6. Massive sets would be an understatement, an entire village was constructed on the desolate grounds of a Kutch village to create an authentic, lived-in rural atmosphere in colonial India. Several scenes capture its detail in fervor but this night time view is simply sublime.
7. There's a fascinating duality to this frame. On one hand, it offers a broad view of a village meet in progress. On the other, it shows how diminutive they appear compared to the enormous task they've undertaken.
8. The Raja is an intriguing character. He doesn't enjoy any real powers but hides his redundancy behind luxury and decorum. The artist working on his portrait, how gingerly he strokes the feather on the royal safa brooch, understands this vanity only too well.
9. Who's spying on whom? It's a lovely to and fro of action and yet another instance of Mehta's gift for visual storytelling.
10. Bhuvan and his young friend do a rowing action on a heap of hay against the moon even as Mehta's clever camera angle gives it the semblance of a boat, goes well with O Mitwa's optimistic ardour.
11. Face off scenes tend to be a clash of side profiles, but Captain Russell and Co staring down at Bhuvan showing his back to the camera is equally formidable.
12. Beating the British at their own game is an uphill task, how's this for symbolic?
13. Lagaan's XI flaunt their weapon of choice as they prepare for battle -- playing to the gallery done right.
14. Yoga and temple in one artistic frame, Lagaan sure knew where our priorities lie in the not too distant future.
15. The harmonious coexistence of religions is a keen presence in some of our most beloved movies. Lagaan is all for it too, but Mehta keeps it characteristically subtle.
16. Anil Mehta marks the distinction between Bhuvan's ladyloves in imaginative ways.
A tiny spot of marigold between bare trees embodies the perennial gaon ki Gauri.
17. While the lonesome Juliet looks out of the majestic balcony of her palatial home.
18. I don't care much for the romantic entanglements in Lagaan, but A R Rahman's gorgeous music and Mehta's lyrical visuals make it a pleasure.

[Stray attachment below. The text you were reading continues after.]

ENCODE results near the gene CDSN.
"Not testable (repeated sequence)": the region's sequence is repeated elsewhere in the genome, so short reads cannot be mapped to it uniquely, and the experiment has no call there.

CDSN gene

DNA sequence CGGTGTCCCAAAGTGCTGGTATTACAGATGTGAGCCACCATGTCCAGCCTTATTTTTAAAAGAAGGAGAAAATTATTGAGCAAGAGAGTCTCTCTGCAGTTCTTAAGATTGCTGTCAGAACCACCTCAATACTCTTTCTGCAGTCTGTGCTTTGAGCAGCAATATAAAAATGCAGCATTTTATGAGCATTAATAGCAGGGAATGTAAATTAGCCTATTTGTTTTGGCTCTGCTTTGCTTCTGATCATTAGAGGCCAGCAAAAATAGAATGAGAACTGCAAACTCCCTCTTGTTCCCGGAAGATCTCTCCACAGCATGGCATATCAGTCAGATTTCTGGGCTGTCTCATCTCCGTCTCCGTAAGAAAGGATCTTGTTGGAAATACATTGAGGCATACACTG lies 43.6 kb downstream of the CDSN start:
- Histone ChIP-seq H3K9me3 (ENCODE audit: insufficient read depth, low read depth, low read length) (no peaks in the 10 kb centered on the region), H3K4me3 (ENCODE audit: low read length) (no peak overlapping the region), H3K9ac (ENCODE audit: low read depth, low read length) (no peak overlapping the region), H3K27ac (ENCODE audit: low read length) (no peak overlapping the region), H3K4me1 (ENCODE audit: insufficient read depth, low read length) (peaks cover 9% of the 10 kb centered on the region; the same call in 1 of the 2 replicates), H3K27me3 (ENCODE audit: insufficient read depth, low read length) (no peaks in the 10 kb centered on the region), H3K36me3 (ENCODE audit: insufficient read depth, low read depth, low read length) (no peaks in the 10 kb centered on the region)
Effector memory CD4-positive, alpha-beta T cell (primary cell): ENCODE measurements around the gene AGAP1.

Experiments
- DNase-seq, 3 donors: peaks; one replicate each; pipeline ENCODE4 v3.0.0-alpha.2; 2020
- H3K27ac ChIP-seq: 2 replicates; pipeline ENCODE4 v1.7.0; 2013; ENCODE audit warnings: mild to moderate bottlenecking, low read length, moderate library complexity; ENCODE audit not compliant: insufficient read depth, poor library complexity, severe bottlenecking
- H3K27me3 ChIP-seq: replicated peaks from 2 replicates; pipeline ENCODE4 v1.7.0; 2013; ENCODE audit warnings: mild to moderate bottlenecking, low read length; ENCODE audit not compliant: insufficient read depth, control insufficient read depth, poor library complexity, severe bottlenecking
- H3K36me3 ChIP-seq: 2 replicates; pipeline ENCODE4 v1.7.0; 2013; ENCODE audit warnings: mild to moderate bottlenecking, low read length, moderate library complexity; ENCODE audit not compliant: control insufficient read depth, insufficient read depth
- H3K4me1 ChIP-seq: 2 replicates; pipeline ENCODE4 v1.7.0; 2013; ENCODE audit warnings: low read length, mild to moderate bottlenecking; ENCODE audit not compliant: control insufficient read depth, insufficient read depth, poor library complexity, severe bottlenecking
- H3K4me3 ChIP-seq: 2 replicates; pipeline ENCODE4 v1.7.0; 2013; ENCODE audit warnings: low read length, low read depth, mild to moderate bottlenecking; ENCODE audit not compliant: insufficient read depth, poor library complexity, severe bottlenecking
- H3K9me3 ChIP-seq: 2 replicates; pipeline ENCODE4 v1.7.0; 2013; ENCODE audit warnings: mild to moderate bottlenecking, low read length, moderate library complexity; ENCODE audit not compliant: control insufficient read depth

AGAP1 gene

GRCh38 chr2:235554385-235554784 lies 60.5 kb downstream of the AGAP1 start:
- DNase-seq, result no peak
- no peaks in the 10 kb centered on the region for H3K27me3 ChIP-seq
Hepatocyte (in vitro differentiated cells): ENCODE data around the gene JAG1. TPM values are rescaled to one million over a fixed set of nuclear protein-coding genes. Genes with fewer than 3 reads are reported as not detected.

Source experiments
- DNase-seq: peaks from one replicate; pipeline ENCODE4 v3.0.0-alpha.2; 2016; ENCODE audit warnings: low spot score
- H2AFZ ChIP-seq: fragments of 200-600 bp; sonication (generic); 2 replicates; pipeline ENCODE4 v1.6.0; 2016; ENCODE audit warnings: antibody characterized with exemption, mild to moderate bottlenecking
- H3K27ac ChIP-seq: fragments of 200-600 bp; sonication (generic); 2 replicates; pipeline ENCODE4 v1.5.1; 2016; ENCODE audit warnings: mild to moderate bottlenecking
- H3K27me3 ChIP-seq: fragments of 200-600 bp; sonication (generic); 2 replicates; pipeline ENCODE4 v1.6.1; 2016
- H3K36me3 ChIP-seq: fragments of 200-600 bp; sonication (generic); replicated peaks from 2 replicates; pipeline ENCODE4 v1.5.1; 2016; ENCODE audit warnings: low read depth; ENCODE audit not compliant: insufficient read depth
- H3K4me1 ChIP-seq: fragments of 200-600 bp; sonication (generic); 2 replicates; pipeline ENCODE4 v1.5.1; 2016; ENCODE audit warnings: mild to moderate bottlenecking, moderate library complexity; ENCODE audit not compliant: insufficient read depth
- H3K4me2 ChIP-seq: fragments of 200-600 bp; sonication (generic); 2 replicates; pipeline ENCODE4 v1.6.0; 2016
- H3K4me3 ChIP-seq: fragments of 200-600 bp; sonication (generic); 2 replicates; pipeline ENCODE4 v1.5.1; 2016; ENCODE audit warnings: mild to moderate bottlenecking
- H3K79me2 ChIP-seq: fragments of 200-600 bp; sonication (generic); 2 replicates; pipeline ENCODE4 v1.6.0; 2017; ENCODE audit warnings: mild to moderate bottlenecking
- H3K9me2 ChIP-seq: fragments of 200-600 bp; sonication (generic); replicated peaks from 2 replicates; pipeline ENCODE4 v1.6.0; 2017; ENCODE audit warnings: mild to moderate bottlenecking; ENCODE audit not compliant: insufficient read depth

It doesn't matter then if these amorous declarations happen against the sun.
19. Or the moon.
20. That is a LOT of people on the hill. And they are not VFX generated. The sheer magnitude of this assembly adds to the exhilaration and significance of Lagaan's crucial match.
21. The view from the other side is equally electrifying.
22. They are playing for their land. They are praying to their land. What a compelling scene.
23. Twenty years later, I found myself in tears watching Team Champaner win once again because of all heart scenes like this.
24. Technically, they may be three different frames, but when juxtaposed highlight the brilliance of the same gesture translating to three difference emotions.
One by one, all three -- the bowler, the umpire, the batsman raises their arms in the air conveying the dramatic shift in mood -- it's a catch, it's a six, it's a relief.
25. Lagaan is a milestone in Aamir Khan's career. But when he first heard about it from his pal Gowariker, the actor harboured serious doubts about the feasibility of such a project.
Eventually though, he not only decided to act and produce it but went all out to promote it at the Oscars.
Lagaan's dream run on screen and off it is a much needed reminder of winning against all odds in these pandemic ravaged times.
'Koi humse jeet na paave, chale chalo. Bhale ghor andhera chaave, chale chalo.'
Words to live by.